Where We Go From Here

By: Alex Leve


The weeks since the Trump inauguration have been frightening and devastating for progressives, to say the very least. After executive orders were passed to revive the construction of the Dakota Access Pipeline, ban the entrance of refugees from Muslim-majority nations, and direct funds toward the construction of a wall on the U.S./Mexico border, prospects of future American inclusion of marginalized groups seem dubious. As many of us feel outraged by these policies based in fear and hatred, we are left with one question: Where do we go from here?

The initial response by those in opposition to the Trump presidency has proven powerful and inspiring. The Women’s March on the day following the inauguration included an estimated 4.8 million impassioned people fighting for women’s rights, immigration reform, affordable healthcare, protection of the earth’s environment, LGBTQ rights, racial equality, freedom of religion, and workers’ rights, among other critical causes. The march sought to signify unity and opposition to Trump’s discriminatory and disastrous policy proposals.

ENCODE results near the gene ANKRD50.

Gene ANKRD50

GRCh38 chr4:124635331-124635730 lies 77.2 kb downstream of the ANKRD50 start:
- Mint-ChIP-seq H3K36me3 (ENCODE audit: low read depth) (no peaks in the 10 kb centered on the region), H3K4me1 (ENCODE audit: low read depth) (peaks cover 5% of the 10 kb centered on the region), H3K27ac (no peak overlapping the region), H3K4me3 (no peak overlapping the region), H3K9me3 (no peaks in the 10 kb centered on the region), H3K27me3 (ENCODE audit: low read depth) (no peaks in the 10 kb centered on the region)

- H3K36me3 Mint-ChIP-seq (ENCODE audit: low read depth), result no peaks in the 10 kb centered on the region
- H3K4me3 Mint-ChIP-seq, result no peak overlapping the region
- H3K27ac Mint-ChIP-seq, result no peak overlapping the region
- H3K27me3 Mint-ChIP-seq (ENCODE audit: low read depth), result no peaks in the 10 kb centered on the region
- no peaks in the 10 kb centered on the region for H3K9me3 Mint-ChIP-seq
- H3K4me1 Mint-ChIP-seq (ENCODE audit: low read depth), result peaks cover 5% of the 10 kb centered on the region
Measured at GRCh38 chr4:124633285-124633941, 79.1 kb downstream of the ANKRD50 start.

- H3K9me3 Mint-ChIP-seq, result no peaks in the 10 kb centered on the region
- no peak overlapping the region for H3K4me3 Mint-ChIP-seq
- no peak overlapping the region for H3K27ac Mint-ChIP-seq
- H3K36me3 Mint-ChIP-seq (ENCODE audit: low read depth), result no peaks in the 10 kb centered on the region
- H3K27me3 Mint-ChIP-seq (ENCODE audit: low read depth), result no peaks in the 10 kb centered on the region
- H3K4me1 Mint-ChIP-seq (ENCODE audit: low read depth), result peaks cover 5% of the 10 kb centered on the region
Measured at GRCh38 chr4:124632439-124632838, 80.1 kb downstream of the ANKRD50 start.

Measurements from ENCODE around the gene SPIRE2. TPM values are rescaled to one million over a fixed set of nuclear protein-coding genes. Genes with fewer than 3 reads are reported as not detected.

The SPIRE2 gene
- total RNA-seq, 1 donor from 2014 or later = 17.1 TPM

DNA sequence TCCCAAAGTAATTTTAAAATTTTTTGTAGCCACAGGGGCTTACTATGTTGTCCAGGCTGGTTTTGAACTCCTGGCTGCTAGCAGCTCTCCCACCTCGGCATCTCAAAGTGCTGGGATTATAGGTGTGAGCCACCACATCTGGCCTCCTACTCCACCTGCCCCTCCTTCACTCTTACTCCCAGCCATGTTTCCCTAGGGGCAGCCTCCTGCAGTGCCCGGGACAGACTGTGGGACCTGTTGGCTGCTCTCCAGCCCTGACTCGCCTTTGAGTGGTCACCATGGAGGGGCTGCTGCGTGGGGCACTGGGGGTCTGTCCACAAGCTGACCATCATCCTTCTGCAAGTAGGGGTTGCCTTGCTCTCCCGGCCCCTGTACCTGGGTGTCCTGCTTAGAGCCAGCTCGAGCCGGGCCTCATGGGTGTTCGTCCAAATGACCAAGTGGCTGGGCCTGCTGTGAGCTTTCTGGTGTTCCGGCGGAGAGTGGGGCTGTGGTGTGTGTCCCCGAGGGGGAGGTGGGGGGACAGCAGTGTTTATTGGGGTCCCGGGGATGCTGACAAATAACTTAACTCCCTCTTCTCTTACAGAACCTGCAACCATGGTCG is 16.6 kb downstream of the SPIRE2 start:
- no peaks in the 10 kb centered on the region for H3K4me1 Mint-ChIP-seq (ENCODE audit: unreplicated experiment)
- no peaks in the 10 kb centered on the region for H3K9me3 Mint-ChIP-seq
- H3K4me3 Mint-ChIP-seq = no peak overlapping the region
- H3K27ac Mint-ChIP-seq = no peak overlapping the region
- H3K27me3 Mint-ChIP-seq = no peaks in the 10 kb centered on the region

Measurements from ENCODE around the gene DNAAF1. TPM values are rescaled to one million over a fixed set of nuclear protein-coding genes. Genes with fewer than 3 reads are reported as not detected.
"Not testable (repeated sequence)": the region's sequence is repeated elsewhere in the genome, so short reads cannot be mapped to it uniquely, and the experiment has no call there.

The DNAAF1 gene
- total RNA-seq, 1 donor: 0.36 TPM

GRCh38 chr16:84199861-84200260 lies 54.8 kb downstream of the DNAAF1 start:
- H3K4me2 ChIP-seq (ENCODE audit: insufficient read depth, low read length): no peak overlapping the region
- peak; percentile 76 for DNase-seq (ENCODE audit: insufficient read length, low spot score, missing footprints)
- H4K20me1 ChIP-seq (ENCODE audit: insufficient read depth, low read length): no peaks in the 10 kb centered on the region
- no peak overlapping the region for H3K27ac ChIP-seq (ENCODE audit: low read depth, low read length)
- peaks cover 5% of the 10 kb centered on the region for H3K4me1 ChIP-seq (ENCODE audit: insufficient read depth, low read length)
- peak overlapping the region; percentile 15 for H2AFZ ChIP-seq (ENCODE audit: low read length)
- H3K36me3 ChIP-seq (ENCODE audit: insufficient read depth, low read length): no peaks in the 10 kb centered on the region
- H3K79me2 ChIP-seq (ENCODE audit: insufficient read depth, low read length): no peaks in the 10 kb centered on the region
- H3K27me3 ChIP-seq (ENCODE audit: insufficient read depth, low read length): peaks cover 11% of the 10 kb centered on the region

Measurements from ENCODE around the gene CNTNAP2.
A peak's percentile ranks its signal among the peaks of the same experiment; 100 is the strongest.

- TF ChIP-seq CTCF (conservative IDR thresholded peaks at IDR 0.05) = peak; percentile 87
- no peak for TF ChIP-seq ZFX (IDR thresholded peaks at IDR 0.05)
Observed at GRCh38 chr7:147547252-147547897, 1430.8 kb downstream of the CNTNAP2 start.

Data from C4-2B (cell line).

Today, we are still in the midst of resistance and outcry against the actions of the new administration. While this movement has gained significant traction, it is most effective as a long-term pushback effort, rather than a short-lived period of anger. In the next four years, remind yourself every day that this is not normal: we must continue to fight.
Political indifference in our current situation is far more dangerous than hope – such indifference inspires inaction in the face of injustice, whereas hope elicits powerful political action. Those who remain complacent in times of adversity and exclusion are typically those unaffected by the resulting hardships, who often excuse their apathy in later decades with lines like “hindsight is 20/20.”

It will certainly feel very easy in these next four years to fall into the trap of “slacktivisim,” limiting your political involvement to sharing NowThis videos.
-Alex Leve